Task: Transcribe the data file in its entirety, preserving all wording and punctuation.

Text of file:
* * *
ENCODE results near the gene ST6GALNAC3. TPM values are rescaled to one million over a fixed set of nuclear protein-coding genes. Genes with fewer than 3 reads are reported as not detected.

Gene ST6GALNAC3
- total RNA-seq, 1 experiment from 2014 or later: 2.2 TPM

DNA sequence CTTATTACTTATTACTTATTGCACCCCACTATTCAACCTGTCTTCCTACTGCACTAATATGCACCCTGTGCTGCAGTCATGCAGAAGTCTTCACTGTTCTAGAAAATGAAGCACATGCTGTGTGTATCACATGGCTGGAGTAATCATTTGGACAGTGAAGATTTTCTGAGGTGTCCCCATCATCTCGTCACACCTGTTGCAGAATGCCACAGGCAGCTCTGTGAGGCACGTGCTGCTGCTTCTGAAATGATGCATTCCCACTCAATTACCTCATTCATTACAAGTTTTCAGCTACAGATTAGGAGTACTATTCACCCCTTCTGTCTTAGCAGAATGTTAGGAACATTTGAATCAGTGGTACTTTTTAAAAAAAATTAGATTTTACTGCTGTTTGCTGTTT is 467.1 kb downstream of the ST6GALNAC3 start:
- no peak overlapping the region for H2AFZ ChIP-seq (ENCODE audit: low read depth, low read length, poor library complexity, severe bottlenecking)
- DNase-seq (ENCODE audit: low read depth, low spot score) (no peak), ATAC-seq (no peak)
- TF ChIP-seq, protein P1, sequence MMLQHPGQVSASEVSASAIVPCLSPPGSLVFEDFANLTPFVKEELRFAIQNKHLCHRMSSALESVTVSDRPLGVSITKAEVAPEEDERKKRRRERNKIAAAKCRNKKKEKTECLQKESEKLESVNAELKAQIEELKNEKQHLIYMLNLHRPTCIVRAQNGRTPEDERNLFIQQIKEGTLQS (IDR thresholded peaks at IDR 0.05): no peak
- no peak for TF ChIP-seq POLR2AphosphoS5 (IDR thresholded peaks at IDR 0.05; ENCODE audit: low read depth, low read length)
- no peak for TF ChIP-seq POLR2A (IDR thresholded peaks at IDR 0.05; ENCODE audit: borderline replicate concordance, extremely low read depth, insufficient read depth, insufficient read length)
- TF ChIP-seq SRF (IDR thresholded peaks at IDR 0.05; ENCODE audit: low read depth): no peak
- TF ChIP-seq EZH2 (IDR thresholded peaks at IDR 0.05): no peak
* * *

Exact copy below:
ENCODE results near the gene ST6GALNAC3. TPM values are rescaled to one million over a fixed set of nuclear protein-coding genes. Genes with fewer than 3 reads are reported as not detected.

Gene ST6GALNAC3
- total RNA-seq, 1 experiment from 2014 or later: 2.2 TPM

DNA sequence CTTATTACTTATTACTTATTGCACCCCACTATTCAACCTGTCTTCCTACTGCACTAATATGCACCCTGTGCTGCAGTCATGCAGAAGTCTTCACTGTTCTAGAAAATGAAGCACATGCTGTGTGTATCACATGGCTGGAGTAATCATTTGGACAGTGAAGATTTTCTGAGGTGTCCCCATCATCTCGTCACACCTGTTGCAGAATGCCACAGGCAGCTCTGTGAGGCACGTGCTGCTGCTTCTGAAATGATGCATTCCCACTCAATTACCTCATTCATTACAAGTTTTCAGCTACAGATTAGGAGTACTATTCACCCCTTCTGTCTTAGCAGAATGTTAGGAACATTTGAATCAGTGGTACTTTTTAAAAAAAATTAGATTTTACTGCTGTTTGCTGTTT is 467.1 kb downstream of the ST6GALNAC3 start:
- no peak overlapping the region for H2AFZ ChIP-seq (ENCODE audit: low read depth, low read length, poor library complexity, severe bottlenecking)
- DNase-seq (ENCODE audit: low read depth, low spot score) (no peak), ATAC-seq (no peak)
- TF ChIP-seq, protein P1, sequence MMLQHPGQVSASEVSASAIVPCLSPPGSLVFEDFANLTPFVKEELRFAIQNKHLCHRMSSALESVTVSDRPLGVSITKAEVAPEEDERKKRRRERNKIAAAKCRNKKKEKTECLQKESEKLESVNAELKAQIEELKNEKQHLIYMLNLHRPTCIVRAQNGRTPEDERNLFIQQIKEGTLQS (IDR thresholded peaks at IDR 0.05): no peak
- no peak for TF ChIP-seq POLR2AphosphoS5 (IDR thresholded peaks at IDR 0.05; ENCODE audit: low read depth, low read length)
- no peak for TF ChIP-seq POLR2A (IDR thresholded peaks at IDR 0.05; ENCODE audit: borderline replicate concordance, extremely low read depth, insufficient read depth, insufficient read length)
- TF ChIP-seq SRF (IDR thresholded peaks at IDR 0.05; ENCODE audit: low read depth): no peak
- TF ChIP-seq EZH2 (IDR thresholded peaks at IDR 0.05): no peak